Lectures on YouTube by Os Guinness deal with such grave issues.
Mr. Guinness is a professor of sociology (he studied under Peter Berger) and a committed Christian.
His first book, The Dust of Death, dealt with the crisis of the early 1970s when the war in Vietnam was escalating and industrial and social unrest was everywhere.
John Haggerty said…
Watch Paul Auster, a serious American writer.
He said that the slogan Make America Great Again really means 'make America white again'.

See on YouTube: 'I am scared out of my wits' - Paul Auster on U.S. Elections BBC Newsnight.



John Haggerty said…
Please watch on YouTube:

The Vortex - Burning at the Stake? Church Militant.

Premiered just a few hours ago.
John Haggerty said…
In my comment I demonstrated sympathy for Paul Auster's fear of populist politics.
However, in the interest of balance, please visit the American Catholic blog.
There is a video entitled: 'Pat Condell Makes the Case for Trump.'

On YouTube Mr. Condell makes me think he is an English H.L. Mencken.
Mencken (1880-1956) was the brilliant Baltimore newspaper columnist who enjoyed poking fun at (among many other things) the Bible belt.

Pat Condell's YouTube post 'Britain's Hate Speech' has a brilliant Menckenite line about British police being 'all over social media, combing out thought-crime like head lice' while down-grading real crime such as robbery and assault.
And he treats the burka with the same savage wit as he treats the Bible or indeed The Guardian - see 'The Ugliest Newspaper in Britain'.

And I can't think of anyone with the courage and honesty to see that Britain First may just have one or two genuine grievances. I rather think George Orwell would have sided with him on this issue as much as Mencken. Whatever Pat is, only a blinkered Trotskyist could call him fascist.

The multi-culturalist agenda has made mealy-mouthed fools of us all.
Long may we enjoy Pat Condell's jokes and his wrecking-ball anti-PC sanity.
John Haggerty said…
The proper title of Pat Condell's YouTube video is 'Britain's Hate Speech Police'.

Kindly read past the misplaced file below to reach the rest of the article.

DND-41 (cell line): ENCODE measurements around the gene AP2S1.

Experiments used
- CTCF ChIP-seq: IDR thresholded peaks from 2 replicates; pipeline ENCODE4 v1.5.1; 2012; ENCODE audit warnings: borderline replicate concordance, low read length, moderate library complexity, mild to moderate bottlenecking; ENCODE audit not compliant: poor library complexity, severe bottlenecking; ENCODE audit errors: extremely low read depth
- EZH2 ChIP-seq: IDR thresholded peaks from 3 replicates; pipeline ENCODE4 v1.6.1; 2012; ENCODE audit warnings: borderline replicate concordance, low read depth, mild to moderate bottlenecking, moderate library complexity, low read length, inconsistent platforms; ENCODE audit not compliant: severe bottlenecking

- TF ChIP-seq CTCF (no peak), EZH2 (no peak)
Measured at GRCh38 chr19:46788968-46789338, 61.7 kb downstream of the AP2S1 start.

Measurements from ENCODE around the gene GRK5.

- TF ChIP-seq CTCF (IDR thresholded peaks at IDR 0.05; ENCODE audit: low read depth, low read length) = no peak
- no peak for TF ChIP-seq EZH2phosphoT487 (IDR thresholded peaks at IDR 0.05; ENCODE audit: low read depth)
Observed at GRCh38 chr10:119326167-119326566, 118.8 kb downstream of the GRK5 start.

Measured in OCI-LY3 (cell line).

Mr. Condell fears that Britain is a volatile enough society without this Orwellian legislation which he thinks is framed in loose, subjective terms.
According to his understanding, there is no need for evidence in a Hate Speech trial; the perception of the 'victim' is the defining factor.
And a great many people have now been prosecuted under Hate Speech.

Jordan Peterson says that Britain has gone down a dangerous road in drafting Hate Speech in criminal law. But he would say that, wouldn't he?

To quote from a speech by that kindly old Fabian, Uncle Joe Stalin:
'Every day and in every way our society gets better.'


John Haggerty said…
To my astonishment I have just found a recording of H.L. Mencken who died over 60 years ago.
It is on YouTube and is downloaded by Gottfried Leibniz.

Mencken's speaking voice sounds a bit like Al Jolson.
(Listen to Jolson introducing the song Some Romantic Evening on YouTube.)

Like any man who loves his country Mencken begins by rubbishing it.
Walk down two or three blocks in Baltimore, he says, and there isn't a single object that isn't hideous, not even a picture or a carpet or rug.
This is America's 'delight in ugliness for its own sake'.

Gene Kelly played a Mencken-like journalist in the film 'Inherit the Wind' which is about the Scopes 'Monkey Trial' and also stars two great actors, Spencer Tracy and Frederick March.